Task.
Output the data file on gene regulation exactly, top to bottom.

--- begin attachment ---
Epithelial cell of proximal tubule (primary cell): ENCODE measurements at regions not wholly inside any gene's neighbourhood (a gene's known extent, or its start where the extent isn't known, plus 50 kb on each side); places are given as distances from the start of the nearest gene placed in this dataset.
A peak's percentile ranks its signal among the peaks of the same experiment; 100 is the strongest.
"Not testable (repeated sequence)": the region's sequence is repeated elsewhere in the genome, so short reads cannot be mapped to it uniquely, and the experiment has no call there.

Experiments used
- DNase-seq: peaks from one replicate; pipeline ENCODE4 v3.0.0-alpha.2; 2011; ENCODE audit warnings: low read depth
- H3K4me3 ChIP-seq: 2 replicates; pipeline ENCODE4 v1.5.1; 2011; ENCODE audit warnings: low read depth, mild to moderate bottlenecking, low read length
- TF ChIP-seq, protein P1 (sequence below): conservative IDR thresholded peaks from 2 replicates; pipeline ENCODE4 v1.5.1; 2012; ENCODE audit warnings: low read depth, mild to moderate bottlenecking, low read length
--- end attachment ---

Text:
Epithelial cell of proximal tubule (primary cell): ENCODE measurements at regions not wholly inside any gene's neighbourhood (a gene's known extent, or its start where the extent isn't known, plus 50 kb on each side); places are given as distances from the start of the nearest gene placed in this dataset.
A peak's percentile ranks its signal among the peaks of the same experiment; 100 is the strongest.
"Not testable (repeated sequence)": the region's sequence is repeated elsewhere in the genome, so short reads cannot be mapped to it uniquely, and the experiment has no call there.

Experiments used
- DNase-seq: peaks from one replicate; pipeline ENCODE4 v3.0.0-alpha.2; 2011; ENCODE audit warnings: low read depth
- H3K4me3 ChIP-seq: 2 replicates; pipeline ENCODE4 v1.5.1; 2011; ENCODE audit warnings: low read depth, mild to moderate bottlenecking, low read length
- TF ChIP-seq, protein P1 (sequence below): conservative IDR thresholded peaks from 2 replicates; pipeline ENCODE4 v1.5.1; 2012; ENCODE audit warnings: low read depth, mild to moderate bottlenecking, low read length